Barbara Corcoran: Build Your Sales Team
In this lesson, learn Barbara Corcoran’s counter-intuitive strategies for recruiting and maintaining top talent on your sales force. By the end of it, you’ll have a deeper understanding of the no-nonsense approach that enabled her to turn $1,000 into a billion dollar business.\r\n
Barbara Corcoran is the Co-Founder of Barbara Corcoran Venture Partners. Her credentials include straight D’s in high school and college and twenty jobs by the time she turned twenty-three. It was her next job that would make her one of the most successful entrepreneurs in the country when she took a $1000 loan to start The Corcoran Group. As one of the “Sharks” on ABC’s hit TV show, SHARK TANK, Barbara has ponied up her own money and invested in twenty-two businesses, competing to make those deals for all to see, then shepherding them to success. Her newest book, SHARK TALES, takes you behind the scenes of her life and business and her ‘seen on TV’ venture capitalism. Barbara is famously brash and blunt, bold and courageous, and a brilliant identifier of opportunity and talent (often invisible to others).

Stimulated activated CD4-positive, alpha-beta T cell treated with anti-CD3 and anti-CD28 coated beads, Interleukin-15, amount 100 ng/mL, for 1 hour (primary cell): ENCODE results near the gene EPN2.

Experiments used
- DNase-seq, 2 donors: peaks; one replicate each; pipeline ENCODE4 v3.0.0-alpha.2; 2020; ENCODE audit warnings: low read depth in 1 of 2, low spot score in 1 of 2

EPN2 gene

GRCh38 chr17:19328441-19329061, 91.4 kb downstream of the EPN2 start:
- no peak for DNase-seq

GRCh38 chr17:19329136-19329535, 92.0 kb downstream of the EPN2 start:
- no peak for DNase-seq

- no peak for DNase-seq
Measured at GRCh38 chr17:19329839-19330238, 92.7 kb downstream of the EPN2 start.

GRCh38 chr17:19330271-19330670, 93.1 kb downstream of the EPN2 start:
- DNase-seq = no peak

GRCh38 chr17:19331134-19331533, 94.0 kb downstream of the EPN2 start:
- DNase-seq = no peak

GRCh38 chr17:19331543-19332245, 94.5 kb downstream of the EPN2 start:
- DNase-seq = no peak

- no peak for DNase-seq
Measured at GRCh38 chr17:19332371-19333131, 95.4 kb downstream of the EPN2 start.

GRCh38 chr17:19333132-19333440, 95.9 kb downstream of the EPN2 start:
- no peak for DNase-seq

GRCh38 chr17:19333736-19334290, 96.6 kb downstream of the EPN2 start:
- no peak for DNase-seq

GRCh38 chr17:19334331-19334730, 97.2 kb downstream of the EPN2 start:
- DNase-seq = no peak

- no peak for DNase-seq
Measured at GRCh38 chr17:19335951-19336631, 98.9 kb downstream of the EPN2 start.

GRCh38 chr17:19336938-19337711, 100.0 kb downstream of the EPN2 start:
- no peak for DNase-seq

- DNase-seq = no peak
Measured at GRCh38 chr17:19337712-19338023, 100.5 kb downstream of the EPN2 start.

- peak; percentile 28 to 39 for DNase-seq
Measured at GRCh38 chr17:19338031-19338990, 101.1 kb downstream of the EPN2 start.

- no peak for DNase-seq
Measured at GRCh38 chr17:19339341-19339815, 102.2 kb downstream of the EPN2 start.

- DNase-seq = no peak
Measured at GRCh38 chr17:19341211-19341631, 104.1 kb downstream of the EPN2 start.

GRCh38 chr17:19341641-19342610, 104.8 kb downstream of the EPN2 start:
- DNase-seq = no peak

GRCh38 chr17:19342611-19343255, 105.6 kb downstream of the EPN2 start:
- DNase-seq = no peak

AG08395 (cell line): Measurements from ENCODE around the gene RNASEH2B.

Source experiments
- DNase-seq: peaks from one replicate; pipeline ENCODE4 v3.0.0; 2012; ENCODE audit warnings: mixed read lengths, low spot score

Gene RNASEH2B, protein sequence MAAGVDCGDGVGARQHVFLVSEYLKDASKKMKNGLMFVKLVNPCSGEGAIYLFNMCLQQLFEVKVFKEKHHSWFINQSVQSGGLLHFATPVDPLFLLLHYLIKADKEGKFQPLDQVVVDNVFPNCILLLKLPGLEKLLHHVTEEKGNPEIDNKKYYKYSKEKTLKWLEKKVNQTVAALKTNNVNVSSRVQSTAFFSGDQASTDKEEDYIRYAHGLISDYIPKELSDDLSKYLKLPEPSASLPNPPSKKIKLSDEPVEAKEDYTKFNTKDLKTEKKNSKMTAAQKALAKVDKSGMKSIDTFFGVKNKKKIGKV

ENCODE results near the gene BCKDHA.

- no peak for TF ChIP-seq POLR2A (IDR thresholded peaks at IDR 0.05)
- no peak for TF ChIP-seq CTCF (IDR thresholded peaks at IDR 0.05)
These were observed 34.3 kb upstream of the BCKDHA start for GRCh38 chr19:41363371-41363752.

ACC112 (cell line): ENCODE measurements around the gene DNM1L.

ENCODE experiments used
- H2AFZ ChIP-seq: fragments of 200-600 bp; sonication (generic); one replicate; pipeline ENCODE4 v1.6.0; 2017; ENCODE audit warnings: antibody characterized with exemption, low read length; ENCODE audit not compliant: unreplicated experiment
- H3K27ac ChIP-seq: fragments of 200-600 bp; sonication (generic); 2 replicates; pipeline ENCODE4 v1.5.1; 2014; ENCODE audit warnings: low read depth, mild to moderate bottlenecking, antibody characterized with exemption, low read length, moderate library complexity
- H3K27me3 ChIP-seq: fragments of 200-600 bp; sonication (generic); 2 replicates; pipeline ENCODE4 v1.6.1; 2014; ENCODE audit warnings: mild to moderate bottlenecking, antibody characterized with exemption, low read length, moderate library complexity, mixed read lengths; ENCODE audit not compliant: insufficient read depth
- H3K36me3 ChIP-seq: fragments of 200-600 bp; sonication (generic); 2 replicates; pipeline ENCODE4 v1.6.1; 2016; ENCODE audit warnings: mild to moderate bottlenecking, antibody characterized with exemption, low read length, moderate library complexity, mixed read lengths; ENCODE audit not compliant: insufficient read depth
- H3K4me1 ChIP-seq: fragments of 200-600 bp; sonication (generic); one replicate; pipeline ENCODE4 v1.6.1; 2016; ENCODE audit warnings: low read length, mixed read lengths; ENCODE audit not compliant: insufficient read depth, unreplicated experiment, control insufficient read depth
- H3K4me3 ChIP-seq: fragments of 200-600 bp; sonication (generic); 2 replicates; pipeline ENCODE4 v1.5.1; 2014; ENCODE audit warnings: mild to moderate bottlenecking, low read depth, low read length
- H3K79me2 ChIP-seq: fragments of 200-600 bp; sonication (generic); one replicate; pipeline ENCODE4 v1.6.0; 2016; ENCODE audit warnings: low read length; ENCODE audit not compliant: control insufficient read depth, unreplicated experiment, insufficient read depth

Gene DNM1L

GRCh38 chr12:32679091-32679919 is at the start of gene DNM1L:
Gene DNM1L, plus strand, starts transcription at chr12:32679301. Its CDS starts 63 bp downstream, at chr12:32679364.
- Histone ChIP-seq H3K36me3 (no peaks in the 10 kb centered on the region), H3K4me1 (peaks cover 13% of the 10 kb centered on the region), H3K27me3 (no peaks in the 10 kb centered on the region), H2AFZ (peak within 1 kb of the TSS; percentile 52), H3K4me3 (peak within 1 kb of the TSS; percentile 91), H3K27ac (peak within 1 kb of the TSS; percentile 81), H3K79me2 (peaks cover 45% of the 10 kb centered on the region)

I am very good at hiring because I’ve made a lot of mistakes. I’ve learned to look at the specific individual and look for the most important traits and then ignore everything else, especially the resume. It sends you in the wrong direction. I learned through trial and error what makes a great manager, what makes a great salesperson – and that’s who I always hire.
If you’re going to hire a lot of salespeople for your organization, I found that I look for the same three things in every single person I hired. I wanted someone who was insecure with something to prove. If somebody walks in there cocky, they never become your great salespeople. My top ten salespeople making millions of dollars a year, every year came to my office in December swearing they would never have another good year. Why? It was ridiculous. But they were insecure enough to think it could never happen again. You want an insecure person if you’re hiring a salesperson with something to prove.
You also want someone who has a positive attitude in every way because you know what happens? A positive person when they get hit – and sales is all about getting hit and knocked down. They spend very little time feeling sorry for themselves. They get right back up. They’re back out. You almost need a low IQ, like, “Hit me again, hit me again, hit me again.” That’s a great salesperson. And then you need the work ethic to go with it. Nobody is great in sale unless they work like crazy. So those are the three traits I look for in every great salesperson.
Nobody’s happy doing what they’re not good at. You want to get a great job you love? Do something you’re good at. When a salesperson isn’t producing, they’re not happy. And so you must have a system to make sure that they can move on to something that’s going make them happy.